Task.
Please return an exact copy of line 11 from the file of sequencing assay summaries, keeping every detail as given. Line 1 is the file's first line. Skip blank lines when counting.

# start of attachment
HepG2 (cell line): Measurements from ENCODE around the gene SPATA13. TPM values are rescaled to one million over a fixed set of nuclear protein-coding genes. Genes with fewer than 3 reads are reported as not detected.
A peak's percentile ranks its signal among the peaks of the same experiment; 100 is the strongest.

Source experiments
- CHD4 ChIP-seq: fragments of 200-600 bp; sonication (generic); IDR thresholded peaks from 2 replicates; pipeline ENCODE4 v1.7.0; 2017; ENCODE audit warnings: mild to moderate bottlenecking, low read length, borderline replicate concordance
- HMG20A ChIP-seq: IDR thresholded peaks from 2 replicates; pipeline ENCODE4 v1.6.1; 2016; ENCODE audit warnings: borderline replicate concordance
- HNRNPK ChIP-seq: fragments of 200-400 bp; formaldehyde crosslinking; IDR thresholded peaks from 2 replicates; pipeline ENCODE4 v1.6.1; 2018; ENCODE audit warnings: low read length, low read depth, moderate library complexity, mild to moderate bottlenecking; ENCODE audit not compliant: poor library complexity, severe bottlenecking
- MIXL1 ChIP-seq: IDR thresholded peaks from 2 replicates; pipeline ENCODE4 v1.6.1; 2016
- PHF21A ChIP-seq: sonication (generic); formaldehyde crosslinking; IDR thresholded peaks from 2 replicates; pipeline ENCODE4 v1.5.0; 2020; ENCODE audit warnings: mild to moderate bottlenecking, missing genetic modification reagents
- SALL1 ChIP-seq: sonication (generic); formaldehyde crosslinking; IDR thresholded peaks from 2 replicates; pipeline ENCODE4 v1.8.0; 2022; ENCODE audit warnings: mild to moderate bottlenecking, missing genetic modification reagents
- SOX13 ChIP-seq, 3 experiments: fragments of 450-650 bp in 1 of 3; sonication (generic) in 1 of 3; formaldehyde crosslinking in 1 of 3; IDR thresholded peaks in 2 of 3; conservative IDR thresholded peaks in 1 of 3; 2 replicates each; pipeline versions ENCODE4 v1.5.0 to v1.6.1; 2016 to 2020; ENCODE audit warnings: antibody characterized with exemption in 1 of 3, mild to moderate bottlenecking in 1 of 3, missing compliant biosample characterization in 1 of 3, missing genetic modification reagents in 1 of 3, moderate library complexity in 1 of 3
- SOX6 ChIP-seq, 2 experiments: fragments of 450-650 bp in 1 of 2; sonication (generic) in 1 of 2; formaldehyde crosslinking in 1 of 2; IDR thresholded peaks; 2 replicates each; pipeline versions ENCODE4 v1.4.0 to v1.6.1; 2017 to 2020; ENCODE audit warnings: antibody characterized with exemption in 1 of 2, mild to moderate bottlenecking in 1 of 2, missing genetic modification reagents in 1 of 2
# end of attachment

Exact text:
- SOX6 ChIP-seq, 2 experiments: fragments of 450-650 bp in 1 of 2; sonication (generic) in 1 of 2; formaldehyde crosslinking in 1 of 2; IDR thresholded peaks; 2 replicates each; pipeline versions ENCODE4 v1.4.0 to v1.6.1; 2017 to 2020; ENCODE audit warnings: antibody characterized with exemption in 1 of 2, mild to moderate bottlenecking in 1 of 2, missing genetic modification reagents in 1 of 2